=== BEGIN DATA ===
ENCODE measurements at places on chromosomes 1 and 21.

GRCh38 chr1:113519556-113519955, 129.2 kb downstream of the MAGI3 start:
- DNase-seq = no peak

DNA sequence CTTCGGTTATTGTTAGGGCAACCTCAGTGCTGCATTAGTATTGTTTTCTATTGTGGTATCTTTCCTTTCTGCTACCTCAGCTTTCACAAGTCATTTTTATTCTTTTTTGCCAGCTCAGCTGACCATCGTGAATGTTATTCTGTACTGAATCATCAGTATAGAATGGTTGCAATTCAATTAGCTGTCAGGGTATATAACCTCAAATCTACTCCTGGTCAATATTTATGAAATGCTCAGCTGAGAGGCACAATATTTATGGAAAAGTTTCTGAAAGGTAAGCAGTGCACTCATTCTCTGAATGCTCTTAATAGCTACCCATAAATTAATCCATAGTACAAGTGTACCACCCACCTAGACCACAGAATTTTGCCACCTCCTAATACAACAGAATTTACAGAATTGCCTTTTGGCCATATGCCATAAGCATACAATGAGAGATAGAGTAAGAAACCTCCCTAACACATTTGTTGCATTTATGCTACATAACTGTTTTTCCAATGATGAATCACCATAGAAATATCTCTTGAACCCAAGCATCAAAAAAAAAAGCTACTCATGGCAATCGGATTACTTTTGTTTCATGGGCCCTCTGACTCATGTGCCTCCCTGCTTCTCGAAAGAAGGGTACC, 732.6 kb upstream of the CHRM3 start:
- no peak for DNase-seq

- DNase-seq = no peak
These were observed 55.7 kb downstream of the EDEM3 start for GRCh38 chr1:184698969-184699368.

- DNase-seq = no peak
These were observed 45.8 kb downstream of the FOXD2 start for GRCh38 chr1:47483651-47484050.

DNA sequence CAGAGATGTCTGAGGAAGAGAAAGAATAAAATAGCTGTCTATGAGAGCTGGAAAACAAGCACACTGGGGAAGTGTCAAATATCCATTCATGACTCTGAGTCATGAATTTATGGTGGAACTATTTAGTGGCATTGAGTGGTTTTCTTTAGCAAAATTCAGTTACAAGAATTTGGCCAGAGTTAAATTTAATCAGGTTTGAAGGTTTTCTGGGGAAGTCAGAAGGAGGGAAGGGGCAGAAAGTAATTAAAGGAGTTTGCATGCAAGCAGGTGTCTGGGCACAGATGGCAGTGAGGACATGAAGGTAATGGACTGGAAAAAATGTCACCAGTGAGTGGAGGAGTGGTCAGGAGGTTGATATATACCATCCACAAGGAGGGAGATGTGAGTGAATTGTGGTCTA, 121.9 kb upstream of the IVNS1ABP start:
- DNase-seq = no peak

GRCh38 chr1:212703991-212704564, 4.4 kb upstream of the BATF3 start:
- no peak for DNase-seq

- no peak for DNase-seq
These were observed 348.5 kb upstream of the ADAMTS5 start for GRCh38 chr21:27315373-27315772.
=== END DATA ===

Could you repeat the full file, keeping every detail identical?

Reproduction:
ENCODE measurements at places on chromosomes 1 and 21.

GRCh38 chr1:113519556-113519955, 129.2 kb downstream of the MAGI3 start:
- DNase-seq = no peak

DNA sequence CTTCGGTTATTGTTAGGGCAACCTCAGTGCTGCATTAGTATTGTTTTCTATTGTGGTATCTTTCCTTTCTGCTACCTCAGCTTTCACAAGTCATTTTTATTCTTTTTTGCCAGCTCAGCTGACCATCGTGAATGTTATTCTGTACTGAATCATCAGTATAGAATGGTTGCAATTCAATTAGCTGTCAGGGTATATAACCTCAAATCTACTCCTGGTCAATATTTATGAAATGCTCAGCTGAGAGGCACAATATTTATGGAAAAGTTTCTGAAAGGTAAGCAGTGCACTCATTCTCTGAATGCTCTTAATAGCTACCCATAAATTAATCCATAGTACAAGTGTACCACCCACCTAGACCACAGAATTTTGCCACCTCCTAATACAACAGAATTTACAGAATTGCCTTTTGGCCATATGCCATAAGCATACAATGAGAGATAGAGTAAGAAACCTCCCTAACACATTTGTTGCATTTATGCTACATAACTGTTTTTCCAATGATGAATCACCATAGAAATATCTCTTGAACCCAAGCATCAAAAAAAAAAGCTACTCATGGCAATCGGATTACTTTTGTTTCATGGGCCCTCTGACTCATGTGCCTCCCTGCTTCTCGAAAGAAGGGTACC, 732.6 kb upstream of the CHRM3 start:
- no peak for DNase-seq

- DNase-seq = no peak
These were observed 55.7 kb downstream of the EDEM3 start for GRCh38 chr1:184698969-184699368.

- DNase-seq = no peak
These were observed 45.8 kb downstream of the FOXD2 start for GRCh38 chr1:47483651-47484050.

DNA sequence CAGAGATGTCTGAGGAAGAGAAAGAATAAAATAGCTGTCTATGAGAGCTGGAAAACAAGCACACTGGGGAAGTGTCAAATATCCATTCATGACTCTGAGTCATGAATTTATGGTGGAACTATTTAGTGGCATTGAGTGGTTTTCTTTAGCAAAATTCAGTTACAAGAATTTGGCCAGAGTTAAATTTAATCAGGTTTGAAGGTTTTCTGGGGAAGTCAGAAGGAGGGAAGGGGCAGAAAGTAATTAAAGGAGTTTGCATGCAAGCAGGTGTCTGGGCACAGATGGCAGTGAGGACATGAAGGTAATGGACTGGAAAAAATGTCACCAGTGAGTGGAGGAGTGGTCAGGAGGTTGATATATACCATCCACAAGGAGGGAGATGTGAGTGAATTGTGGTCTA, 121.9 kb upstream of the IVNS1ABP start:
- DNase-seq = no peak

GRCh38 chr1:212703991-212704564, 4.4 kb upstream of the BATF3 start:
- no peak for DNase-seq

- no peak for DNase-seq
These were observed 348.5 kb upstream of the ADAMTS5 start for GRCh38 chr21:27315373-27315772.